Osteoporosis medications for over age 40 years
When should osteoporosis medications be instituted in patients over age 40 years who are on Glucocorticoids therapy? Which medications are effective?
The decision to initiate a bone-active agent is based on risk stratification using the GC-adjusted WHO FRAX tool, lowest T-score value, and history of fragility fracture. Note , in patients on prednisone ≥7.5 mg/day, the calculated WHO FRAX risk is multiplied by 1.15 to get the GC-adjusted value for MOP 10-year fracture risk and by 1.2 for hip 10-year fracture risk.
- • Low risk:
- FRAX risk < 10% MOP and < 1% hip
- • Medium risk:
- FRAX risk of 10% to 19% MOP or 1% to 3% hip, or
- High-dose prednisone exposure (≥30 mg/day and total dose >5 g in last year)
- • High risk:
- FRAX risk ≥ 20% MOP or ≥ 3% hip, or
- T-score <–2.5 at any site in postmenopausal women or men aged >50 years, or
- A history of a previous fragility fracture.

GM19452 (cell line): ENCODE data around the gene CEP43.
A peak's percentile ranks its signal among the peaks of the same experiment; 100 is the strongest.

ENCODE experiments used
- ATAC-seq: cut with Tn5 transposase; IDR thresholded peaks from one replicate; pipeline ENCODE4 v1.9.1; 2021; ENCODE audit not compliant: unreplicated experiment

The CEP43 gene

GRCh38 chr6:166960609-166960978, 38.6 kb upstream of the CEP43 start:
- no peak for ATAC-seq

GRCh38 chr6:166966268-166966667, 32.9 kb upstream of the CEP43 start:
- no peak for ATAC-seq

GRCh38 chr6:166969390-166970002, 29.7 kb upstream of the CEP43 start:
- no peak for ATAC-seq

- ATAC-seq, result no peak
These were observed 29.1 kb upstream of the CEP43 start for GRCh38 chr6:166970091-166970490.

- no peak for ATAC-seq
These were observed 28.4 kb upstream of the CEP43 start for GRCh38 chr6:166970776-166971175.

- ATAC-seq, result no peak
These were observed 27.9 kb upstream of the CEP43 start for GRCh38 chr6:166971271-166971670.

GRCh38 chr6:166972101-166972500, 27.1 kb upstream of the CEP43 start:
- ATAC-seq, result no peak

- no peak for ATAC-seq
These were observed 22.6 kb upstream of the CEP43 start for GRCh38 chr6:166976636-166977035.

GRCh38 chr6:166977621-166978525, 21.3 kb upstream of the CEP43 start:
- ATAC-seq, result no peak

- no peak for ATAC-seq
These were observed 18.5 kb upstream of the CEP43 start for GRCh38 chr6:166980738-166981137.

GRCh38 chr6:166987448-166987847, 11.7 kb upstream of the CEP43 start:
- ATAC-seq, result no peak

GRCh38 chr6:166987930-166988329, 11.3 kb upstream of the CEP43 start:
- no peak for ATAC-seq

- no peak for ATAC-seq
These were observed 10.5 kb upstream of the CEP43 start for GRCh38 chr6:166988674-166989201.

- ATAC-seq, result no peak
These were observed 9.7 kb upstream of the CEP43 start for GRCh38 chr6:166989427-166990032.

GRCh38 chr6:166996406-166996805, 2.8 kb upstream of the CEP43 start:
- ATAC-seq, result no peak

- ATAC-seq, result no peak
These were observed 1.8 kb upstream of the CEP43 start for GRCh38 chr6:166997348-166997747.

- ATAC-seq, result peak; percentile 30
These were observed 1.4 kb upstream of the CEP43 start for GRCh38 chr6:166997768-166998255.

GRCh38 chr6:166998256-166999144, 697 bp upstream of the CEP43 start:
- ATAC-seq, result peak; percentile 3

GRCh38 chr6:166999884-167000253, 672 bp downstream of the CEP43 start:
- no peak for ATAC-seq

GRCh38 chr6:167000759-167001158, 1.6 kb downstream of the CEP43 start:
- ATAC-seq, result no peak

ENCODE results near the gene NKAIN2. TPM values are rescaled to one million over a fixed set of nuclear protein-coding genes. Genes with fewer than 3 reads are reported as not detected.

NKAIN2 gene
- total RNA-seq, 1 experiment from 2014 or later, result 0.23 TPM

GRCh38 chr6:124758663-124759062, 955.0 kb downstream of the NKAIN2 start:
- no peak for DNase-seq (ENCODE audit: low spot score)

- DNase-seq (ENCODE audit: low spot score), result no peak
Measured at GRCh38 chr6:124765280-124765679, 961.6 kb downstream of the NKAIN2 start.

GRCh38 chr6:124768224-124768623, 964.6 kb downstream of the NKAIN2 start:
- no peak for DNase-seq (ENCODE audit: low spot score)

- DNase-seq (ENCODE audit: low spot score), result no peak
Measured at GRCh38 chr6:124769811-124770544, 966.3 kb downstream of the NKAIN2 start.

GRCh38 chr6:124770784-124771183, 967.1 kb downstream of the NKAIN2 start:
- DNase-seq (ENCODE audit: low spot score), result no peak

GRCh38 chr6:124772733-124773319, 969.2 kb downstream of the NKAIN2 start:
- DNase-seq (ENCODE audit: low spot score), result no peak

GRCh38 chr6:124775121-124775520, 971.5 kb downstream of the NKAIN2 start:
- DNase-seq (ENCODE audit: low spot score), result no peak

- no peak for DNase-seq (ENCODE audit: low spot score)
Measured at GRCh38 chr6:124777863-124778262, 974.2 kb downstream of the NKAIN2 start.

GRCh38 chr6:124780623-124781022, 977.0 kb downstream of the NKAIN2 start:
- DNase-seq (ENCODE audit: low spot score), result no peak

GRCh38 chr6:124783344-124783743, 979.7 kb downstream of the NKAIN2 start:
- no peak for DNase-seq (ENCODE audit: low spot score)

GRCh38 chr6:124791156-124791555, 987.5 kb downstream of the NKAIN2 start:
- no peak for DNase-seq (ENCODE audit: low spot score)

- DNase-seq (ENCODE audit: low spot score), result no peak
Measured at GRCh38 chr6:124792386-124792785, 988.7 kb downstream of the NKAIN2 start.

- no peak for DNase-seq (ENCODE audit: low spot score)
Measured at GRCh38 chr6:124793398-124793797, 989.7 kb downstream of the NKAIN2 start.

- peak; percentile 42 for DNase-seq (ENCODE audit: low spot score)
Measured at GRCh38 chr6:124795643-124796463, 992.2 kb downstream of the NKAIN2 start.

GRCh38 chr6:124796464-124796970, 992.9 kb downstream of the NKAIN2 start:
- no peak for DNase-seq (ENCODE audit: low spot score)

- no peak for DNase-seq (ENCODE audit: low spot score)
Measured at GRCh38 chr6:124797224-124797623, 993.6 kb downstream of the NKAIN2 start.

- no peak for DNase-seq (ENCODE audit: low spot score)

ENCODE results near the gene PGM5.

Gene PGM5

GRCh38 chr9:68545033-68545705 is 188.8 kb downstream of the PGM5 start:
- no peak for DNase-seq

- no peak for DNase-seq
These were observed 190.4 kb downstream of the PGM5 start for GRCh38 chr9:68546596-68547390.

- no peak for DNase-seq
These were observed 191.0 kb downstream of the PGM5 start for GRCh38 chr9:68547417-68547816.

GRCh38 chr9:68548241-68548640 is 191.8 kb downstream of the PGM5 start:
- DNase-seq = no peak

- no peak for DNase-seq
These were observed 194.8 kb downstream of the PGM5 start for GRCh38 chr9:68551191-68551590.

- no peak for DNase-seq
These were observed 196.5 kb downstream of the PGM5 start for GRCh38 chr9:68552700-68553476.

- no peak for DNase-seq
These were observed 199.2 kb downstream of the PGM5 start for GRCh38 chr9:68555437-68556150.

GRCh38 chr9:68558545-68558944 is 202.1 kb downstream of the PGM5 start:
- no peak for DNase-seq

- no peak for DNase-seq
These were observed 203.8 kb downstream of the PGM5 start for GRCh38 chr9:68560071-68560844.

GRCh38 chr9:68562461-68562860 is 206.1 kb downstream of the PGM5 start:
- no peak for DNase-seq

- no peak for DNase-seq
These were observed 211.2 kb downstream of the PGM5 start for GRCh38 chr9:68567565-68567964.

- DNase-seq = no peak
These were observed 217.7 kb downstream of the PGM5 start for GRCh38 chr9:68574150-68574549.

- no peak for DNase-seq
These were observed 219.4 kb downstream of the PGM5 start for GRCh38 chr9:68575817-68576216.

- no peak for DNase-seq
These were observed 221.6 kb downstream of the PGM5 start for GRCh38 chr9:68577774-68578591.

Bisphosphonates (alendronate, risedronate, intravenous [IV] zoledronic acid), denosumab, and teriparatide have been shown in controlled trials to significantly improve BMD and reduce fractures in GC-treated patients. Pharmacologic recommendations for patients aged >40 to 50 years either starting or currently on GCs with an anticipated duration of therapy of ≥3 months are as follows:
• Low-risk patients: treat with oral bisphosphonate (alendronate, risedronate) if > 4% loss of BMD in past year, T-score ≤–1.5, and expected to be on prednisone ≥5 to 7.5 mg/day for >3 months. Patients intolerant to oral bisphosphonates can be treated with IV zoledronic acid or denosumab
• Medium-risk patients: on prednisone ≥2.5 mg/day should be treated with oral bisphosphonates (alendronate, risedronate), denosumab, or IV zoledronic acid
• High-risk patients: same as medium-risk patients or teriparatide. Denosumab may be more effective than oral bisphosphonates. Teriparatide is a good option for high-risk patients who have the lowest T-scores (≤–2.5) and a history of fragility fracture.